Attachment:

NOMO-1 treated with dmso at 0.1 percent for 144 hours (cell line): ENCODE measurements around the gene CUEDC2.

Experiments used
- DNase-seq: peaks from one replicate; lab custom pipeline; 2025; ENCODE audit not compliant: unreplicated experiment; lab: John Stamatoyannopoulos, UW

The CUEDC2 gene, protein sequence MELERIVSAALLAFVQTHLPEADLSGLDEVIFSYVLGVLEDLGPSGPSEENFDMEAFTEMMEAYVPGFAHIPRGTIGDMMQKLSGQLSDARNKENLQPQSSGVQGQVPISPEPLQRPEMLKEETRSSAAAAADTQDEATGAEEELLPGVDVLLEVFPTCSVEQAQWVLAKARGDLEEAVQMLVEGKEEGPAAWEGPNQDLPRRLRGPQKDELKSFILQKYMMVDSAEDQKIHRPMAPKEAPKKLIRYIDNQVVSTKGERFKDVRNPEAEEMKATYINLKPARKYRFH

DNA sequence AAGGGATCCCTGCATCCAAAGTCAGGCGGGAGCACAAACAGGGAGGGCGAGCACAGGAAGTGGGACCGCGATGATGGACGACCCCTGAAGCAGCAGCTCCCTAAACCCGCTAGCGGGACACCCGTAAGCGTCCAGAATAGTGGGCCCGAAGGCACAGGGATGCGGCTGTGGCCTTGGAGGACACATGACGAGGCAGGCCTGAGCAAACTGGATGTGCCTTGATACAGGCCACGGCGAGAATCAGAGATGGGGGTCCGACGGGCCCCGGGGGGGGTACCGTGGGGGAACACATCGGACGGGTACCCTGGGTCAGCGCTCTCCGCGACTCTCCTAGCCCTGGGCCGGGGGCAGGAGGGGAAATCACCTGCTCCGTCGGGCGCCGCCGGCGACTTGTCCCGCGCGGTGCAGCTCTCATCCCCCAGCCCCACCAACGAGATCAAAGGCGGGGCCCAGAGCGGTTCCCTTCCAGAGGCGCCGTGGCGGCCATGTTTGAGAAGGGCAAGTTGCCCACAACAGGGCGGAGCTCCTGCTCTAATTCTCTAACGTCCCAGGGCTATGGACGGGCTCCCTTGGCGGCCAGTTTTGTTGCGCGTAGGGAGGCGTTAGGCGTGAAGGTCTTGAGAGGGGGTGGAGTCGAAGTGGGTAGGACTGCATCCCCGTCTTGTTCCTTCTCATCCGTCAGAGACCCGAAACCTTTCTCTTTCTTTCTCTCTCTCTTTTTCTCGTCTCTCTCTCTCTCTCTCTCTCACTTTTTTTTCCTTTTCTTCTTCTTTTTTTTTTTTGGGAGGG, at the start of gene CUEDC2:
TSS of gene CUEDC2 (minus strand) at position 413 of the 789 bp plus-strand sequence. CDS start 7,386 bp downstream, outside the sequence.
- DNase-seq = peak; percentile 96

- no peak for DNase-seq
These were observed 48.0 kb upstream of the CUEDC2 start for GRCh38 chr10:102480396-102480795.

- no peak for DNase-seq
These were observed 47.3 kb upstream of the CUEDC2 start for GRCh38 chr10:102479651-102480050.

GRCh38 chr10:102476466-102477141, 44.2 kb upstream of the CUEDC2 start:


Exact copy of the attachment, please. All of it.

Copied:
NOMO-1 treated with dmso at 0.1 percent for 144 hours (cell line): ENCODE measurements around the gene CUEDC2.

Experiments used
- DNase-seq: peaks from one replicate; lab custom pipeline; 2025; ENCODE audit not compliant: unreplicated experiment; lab: John Stamatoyannopoulos, UW

The CUEDC2 gene, protein sequence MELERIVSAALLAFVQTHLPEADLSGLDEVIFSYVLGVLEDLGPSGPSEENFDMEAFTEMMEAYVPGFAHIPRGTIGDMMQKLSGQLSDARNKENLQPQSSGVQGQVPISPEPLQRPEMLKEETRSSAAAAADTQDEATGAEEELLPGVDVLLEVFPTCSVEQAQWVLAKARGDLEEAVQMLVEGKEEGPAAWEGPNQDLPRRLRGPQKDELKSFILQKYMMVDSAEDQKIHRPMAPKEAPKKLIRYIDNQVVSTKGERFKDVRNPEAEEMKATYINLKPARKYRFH

DNA sequence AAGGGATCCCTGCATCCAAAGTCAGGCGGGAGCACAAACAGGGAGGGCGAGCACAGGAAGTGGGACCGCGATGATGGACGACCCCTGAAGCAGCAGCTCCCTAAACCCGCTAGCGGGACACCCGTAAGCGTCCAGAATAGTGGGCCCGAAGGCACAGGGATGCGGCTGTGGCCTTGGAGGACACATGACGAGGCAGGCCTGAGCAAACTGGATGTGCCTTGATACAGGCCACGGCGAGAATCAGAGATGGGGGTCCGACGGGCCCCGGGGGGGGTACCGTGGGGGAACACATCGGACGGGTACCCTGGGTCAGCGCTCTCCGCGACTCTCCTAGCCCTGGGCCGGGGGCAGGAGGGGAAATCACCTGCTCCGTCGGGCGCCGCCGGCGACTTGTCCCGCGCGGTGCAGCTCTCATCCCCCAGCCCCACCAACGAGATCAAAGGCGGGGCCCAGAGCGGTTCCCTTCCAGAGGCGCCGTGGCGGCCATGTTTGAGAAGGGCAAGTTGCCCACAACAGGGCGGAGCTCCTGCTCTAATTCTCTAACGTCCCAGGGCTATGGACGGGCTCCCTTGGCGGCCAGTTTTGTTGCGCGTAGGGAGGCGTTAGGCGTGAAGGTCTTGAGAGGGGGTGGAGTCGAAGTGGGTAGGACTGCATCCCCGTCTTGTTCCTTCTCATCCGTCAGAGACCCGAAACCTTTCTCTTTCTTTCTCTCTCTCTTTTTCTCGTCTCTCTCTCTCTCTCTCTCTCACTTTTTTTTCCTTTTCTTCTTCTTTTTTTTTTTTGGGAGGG, at the start of gene CUEDC2:
TSS of gene CUEDC2 (minus strand) at position 413 of the 789 bp plus-strand sequence. CDS start 7,386 bp downstream, outside the sequence.
- DNase-seq = peak; percentile 96

- no peak for DNase-seq
These were observed 48.0 kb upstream of the CUEDC2 start for GRCh38 chr10:102480396-102480795.

- no peak for DNase-seq
These were observed 47.3 kb upstream of the CUEDC2 start for GRCh38 chr10:102479651-102480050.

GRCh38 chr10:102476466-102477141, 44.2 kb upstream of the CUEDC2 start: